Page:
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Dwayne Johnson has wanted to play Black Adam for a while now. The Rock has long had a fascination with DC Comics' morally ambiguous, 5,000-year-old antihero, and he's talked about tackling the role for more than a decade. Now, after years of rumors and cryptic teases, Johnson's wish is becoming a reality, with Black Adam finally hitting theaters Oct. 21.
"It's always a cliché to say that someone was born to play a role, but in this case, it's true," says director Jaume Collet-Serra, who previously teamed with Johnson on Jungle Cruise. "The movie happened because of him. He's the energy and the push that got this movie made."
Frank Masi/Warner Bros. Dwayne Johnson in 'Black Adam'
In some ways, it's surprising that Johnson, one of Hollywood's most bankable stars, hasn't already played a superhero. He's certainly got the physique for it. As Collet-Serra points out with a laugh, the costume department never needed to pad Johnson's super-suit with fake muscles.
But Black Adam also marks a departure for the actor, known for playing charming leads who can win over audiences with a raised eyebrow. The furious Adam, torn by power and loss, is someone far more complicated: The character debuted in the original comics as a formidable supervillain in the 1940s, facing off against Shazam. Over the years, he's evolved from nefarious baddie to complex exacter of a particular brand of brutal vengeance.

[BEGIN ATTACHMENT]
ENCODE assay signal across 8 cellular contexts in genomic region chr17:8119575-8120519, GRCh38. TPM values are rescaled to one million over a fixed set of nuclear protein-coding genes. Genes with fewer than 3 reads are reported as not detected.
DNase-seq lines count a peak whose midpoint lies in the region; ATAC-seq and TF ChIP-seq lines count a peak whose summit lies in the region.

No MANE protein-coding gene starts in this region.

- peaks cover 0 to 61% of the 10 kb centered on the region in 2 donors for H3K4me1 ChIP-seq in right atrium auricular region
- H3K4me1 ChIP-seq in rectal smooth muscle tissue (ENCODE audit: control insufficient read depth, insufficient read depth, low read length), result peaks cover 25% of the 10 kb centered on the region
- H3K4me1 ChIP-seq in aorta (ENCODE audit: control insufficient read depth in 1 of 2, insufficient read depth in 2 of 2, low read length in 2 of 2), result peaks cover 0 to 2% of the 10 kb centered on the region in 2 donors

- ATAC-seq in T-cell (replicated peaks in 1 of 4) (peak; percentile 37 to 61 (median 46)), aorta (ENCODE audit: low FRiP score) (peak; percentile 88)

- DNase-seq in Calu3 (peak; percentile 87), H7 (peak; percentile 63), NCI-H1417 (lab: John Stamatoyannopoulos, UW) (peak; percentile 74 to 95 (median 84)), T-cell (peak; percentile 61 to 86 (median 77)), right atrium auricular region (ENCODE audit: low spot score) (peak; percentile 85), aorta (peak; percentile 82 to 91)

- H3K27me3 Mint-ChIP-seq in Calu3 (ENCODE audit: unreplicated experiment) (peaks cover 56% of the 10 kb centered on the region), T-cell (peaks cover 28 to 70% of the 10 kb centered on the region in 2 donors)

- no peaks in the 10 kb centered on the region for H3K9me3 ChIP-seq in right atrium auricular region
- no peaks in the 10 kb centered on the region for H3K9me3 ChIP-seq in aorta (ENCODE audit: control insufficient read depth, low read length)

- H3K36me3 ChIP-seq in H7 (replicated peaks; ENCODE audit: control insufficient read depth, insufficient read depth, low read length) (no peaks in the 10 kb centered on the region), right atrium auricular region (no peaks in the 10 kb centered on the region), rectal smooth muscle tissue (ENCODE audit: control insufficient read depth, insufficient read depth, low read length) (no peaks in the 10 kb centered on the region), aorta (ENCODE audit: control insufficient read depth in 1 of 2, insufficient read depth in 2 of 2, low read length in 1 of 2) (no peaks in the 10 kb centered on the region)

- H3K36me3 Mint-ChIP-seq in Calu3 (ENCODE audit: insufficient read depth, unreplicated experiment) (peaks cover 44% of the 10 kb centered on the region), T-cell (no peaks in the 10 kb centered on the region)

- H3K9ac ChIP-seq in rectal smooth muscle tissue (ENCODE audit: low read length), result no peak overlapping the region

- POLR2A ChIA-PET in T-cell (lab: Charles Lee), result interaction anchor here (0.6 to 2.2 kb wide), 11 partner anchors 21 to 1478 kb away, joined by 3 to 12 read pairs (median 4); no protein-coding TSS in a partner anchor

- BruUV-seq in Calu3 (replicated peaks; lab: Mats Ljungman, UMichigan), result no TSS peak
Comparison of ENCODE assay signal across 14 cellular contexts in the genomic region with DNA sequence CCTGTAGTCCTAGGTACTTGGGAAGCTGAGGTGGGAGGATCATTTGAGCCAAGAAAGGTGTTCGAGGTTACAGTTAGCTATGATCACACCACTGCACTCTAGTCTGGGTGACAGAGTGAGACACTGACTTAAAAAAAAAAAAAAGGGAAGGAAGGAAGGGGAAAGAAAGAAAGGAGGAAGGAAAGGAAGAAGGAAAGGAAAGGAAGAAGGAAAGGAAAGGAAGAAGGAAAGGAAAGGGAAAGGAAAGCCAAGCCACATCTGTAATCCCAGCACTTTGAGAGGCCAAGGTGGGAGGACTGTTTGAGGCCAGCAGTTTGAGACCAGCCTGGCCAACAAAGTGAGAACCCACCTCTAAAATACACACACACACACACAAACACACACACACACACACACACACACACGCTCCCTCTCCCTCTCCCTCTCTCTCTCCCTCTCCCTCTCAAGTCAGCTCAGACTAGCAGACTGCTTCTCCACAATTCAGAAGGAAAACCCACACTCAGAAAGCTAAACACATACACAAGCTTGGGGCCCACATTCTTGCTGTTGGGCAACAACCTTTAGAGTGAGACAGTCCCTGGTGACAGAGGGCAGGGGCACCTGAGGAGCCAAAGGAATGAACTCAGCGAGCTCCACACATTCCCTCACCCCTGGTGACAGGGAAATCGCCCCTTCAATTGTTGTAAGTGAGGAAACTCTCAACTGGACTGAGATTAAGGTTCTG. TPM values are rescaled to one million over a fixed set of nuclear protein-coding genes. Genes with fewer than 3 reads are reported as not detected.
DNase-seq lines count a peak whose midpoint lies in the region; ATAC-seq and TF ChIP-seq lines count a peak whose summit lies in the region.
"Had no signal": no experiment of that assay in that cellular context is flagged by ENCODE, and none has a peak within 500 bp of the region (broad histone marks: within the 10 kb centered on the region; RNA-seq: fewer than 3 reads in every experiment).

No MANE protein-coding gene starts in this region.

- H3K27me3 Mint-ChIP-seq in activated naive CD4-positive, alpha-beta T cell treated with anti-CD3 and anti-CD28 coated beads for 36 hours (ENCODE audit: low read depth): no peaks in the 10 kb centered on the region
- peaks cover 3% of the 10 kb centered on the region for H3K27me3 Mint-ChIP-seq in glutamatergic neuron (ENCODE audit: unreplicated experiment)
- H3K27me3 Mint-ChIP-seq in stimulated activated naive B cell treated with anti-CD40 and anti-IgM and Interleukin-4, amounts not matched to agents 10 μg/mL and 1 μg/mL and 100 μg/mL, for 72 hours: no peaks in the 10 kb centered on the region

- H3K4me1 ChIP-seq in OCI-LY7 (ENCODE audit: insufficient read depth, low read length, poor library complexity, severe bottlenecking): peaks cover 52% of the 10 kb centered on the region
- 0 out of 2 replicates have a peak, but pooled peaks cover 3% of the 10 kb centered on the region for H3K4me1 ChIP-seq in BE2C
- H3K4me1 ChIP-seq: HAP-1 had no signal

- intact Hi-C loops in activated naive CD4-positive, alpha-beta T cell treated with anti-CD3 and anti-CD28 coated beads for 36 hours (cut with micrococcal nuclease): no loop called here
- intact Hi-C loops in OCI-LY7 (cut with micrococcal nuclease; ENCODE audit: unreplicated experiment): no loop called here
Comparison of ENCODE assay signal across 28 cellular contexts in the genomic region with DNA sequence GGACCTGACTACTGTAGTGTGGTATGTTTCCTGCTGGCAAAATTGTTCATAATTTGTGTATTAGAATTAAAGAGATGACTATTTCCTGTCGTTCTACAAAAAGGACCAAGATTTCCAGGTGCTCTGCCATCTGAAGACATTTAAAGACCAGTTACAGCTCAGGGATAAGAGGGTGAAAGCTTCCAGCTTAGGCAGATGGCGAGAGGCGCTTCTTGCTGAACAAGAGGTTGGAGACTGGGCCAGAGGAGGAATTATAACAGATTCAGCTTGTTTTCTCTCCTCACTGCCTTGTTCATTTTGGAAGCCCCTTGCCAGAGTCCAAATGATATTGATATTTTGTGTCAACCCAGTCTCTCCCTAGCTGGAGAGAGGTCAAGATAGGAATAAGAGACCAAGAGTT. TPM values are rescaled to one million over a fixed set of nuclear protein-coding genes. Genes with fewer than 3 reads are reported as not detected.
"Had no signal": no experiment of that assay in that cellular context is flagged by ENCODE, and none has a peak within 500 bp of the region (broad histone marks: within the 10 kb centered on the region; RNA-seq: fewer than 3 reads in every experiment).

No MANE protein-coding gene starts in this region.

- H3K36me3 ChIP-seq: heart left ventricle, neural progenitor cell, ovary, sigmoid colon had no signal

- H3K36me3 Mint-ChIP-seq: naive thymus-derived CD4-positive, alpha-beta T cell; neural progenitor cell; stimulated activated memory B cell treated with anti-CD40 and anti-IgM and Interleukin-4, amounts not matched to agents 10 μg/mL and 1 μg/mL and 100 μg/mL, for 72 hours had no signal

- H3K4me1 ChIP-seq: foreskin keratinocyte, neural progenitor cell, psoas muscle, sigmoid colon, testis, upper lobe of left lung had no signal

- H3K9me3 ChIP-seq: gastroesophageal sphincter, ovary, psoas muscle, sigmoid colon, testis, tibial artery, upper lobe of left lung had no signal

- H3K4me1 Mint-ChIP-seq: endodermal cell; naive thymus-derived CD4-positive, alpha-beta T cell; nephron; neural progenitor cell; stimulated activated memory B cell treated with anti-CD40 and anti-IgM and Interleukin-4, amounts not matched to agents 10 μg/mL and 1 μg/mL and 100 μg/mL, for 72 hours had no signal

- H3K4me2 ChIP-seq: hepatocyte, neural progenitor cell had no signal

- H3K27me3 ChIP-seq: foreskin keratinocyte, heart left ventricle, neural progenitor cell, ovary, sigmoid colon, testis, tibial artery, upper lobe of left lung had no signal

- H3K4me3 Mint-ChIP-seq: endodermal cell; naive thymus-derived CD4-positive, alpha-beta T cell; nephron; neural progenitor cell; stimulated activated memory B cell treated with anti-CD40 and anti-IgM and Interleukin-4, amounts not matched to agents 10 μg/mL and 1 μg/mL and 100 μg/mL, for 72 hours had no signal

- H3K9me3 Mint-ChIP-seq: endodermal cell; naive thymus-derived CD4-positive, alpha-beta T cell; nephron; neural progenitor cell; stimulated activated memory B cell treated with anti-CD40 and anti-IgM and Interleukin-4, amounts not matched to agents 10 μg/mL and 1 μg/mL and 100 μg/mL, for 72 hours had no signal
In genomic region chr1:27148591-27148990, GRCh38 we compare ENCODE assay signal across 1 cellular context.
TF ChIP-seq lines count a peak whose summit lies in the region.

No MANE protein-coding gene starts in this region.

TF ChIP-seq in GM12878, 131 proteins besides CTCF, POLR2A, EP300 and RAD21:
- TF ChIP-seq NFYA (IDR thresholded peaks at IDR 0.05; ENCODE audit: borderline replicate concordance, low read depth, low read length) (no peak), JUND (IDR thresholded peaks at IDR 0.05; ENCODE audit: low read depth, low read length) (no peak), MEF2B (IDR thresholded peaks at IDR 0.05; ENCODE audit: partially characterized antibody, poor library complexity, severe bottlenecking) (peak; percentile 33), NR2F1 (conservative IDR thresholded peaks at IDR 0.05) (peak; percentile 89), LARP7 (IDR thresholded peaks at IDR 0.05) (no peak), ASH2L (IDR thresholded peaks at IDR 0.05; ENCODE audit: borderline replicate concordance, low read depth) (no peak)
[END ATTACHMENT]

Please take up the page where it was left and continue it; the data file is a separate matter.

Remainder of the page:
His righteous fury puts him at odds with the more upstanding Justice Society of America, which includes Pierce Brosnan as Dr. Fate, Noah Centineo as Atom Smasher, Quintessa Swindell as Cyclone, and Aldis Hodge as Hawkman. "In a lot of movies, you have a good guy and a bad guy, and those lines are clearly defined," Collet-Serra says, suggestively. "Here, they're not so clear. You like both sides, and you understand both sides, but it really puts it up to the audience to choose which side they agree with."
Warner Bros. Pictures Dwayne Johnson's Black Adam faces off against Aldis Hodges' Hawkman in 'Black Adam'
Collet-Serra adds that he was particularly thrilled to see Johnson show off his dramatic chops — a far cry from the suave, wisecracking hero he played in Jungle Cruise. "It's almost like getting to see a completely new DJ," the director says. The name may be Black Adam, but sometimes, heroes come in shades of gray.